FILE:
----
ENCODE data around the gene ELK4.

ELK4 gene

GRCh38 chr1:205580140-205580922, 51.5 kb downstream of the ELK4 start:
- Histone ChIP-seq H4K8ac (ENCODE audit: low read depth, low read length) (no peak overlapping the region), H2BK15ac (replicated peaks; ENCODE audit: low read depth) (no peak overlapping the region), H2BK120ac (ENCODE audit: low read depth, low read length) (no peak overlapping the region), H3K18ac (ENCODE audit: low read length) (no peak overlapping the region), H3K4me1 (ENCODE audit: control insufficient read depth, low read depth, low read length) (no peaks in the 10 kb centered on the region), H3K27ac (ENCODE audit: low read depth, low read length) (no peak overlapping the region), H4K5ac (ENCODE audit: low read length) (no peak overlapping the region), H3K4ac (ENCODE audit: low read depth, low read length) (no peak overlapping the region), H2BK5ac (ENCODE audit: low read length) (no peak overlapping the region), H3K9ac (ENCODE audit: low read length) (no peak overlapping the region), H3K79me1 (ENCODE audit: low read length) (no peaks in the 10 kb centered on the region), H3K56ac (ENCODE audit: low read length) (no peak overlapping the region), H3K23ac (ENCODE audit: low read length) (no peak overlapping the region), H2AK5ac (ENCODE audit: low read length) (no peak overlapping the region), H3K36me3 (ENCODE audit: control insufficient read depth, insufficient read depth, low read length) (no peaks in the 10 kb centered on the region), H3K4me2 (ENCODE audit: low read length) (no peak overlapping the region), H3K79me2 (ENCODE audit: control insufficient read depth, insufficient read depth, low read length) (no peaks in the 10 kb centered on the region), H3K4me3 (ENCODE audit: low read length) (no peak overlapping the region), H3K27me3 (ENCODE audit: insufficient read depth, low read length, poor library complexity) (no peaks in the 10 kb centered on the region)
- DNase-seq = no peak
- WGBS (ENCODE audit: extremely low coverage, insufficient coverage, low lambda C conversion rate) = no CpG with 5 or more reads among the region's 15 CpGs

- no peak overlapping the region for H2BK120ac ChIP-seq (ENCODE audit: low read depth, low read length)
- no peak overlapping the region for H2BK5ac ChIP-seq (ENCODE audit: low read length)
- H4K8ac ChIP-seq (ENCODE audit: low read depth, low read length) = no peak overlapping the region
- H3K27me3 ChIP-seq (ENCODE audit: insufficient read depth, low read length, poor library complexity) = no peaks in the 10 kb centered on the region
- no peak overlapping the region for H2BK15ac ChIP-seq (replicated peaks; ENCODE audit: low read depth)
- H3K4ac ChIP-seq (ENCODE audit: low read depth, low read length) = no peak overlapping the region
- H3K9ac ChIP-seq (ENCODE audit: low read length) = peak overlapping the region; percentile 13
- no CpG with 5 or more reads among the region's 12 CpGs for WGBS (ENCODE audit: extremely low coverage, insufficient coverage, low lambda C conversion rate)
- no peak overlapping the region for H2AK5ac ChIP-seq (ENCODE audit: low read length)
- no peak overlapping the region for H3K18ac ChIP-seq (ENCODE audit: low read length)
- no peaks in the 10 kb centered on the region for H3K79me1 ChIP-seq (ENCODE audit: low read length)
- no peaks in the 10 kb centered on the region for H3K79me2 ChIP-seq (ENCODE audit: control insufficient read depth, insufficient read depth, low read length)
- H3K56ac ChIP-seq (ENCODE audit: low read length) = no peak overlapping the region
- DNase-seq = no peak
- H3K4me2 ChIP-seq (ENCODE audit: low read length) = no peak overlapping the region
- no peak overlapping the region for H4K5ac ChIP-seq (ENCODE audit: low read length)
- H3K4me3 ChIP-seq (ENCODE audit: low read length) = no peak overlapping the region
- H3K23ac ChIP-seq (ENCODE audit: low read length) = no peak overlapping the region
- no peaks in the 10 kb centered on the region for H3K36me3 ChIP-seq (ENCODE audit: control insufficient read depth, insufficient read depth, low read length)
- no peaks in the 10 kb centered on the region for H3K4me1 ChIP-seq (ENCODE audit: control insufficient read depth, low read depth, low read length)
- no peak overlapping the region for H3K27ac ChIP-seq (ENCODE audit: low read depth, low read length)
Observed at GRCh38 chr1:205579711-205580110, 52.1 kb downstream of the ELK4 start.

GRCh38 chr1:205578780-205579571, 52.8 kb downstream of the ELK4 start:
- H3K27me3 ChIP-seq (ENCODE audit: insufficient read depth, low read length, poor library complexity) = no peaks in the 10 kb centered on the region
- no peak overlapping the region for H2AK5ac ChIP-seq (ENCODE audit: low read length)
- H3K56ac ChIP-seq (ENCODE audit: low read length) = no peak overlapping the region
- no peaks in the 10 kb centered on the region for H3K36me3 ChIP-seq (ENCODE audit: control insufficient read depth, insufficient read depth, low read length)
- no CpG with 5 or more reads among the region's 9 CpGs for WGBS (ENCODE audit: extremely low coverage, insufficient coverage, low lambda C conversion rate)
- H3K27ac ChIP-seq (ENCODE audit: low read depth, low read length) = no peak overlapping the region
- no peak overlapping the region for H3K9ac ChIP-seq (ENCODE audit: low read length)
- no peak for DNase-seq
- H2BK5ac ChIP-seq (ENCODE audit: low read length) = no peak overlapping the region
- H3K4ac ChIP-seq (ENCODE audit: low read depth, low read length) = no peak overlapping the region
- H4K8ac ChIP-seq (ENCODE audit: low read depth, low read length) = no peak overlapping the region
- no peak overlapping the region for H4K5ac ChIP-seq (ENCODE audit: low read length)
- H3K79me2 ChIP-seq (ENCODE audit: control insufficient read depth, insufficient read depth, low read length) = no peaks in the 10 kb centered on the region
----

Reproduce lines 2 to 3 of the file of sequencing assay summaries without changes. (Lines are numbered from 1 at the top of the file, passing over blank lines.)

ELK4 gene

GRCh38 chr1:205580140-205580922, 51.5 kb downstream of the ELK4 start: